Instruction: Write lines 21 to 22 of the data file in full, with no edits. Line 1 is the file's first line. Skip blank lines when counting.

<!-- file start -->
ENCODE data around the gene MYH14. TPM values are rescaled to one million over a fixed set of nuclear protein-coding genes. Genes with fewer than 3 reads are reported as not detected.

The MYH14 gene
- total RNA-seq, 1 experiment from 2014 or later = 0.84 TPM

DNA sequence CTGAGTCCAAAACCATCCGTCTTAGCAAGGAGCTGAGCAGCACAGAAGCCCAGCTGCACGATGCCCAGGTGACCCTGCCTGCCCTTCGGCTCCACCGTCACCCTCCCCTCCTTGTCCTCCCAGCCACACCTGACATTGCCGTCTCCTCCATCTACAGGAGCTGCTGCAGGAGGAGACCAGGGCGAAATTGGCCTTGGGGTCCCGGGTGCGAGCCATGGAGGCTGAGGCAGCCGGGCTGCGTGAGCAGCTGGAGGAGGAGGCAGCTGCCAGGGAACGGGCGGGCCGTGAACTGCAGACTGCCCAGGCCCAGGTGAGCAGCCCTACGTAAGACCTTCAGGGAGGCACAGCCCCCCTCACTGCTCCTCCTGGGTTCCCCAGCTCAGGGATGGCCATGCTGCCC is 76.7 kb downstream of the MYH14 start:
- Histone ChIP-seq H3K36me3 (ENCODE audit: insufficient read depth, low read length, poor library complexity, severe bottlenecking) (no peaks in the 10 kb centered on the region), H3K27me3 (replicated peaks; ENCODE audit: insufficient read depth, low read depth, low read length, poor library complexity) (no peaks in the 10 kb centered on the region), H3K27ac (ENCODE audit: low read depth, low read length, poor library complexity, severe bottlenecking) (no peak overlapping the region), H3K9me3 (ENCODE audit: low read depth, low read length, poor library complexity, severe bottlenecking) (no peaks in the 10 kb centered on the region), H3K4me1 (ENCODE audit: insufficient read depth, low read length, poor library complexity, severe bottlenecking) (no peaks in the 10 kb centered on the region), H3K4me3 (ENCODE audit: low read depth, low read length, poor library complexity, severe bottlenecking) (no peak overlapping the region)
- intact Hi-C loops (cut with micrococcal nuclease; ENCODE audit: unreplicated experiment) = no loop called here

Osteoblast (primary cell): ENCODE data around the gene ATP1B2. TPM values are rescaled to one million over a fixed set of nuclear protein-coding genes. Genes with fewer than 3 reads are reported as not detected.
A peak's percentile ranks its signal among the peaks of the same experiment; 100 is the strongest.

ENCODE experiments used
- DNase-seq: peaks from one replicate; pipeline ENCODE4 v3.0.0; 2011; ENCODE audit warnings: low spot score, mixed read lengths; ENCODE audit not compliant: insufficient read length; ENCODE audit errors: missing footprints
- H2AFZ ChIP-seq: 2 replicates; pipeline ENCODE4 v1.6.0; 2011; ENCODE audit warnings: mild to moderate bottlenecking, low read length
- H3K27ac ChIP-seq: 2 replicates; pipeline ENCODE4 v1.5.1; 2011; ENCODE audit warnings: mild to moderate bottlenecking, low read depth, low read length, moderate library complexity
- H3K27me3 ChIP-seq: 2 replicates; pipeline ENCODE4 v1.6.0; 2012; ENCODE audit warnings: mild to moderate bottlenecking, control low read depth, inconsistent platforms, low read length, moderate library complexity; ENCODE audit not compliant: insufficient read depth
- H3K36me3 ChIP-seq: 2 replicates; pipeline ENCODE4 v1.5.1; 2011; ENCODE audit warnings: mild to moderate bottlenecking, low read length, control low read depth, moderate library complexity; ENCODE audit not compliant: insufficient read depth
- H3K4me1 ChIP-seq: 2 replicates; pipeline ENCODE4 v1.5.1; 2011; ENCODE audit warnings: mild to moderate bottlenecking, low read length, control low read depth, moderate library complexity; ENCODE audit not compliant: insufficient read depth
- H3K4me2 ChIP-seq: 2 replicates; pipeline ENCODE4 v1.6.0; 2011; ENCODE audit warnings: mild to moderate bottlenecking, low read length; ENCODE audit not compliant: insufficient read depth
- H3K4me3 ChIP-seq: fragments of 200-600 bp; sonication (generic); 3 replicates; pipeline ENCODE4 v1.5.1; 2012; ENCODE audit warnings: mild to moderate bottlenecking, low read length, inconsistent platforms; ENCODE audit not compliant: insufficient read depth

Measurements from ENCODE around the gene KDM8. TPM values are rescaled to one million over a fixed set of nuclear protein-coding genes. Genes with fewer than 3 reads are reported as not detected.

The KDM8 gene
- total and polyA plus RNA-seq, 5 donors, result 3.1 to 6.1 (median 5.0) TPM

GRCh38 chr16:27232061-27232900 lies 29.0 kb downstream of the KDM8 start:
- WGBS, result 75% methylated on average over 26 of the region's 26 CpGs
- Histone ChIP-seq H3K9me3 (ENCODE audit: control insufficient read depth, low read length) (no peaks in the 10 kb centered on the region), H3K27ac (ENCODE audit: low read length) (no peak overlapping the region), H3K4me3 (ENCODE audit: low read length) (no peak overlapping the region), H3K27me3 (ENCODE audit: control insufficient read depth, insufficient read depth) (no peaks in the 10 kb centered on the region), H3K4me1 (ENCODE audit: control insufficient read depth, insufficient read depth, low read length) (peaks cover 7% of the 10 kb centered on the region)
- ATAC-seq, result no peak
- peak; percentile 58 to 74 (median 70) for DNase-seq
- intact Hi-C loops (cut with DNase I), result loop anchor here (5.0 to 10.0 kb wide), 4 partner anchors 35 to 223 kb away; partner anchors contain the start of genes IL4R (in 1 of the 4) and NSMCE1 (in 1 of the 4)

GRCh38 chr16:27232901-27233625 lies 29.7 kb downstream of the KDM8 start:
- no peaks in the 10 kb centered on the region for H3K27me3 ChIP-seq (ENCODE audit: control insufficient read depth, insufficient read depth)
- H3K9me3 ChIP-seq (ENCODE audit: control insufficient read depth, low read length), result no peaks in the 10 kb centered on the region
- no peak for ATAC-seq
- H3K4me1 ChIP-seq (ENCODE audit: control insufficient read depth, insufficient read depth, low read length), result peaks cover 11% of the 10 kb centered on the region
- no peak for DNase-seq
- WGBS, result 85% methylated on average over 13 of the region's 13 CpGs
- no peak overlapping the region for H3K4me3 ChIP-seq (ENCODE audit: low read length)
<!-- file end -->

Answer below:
GRCh38 chr16:27232061-27232900 lies 29.0 kb downstream of the KDM8 start:
- WGBS, result 75% methylated on average over 26 of the region's 26 CpGs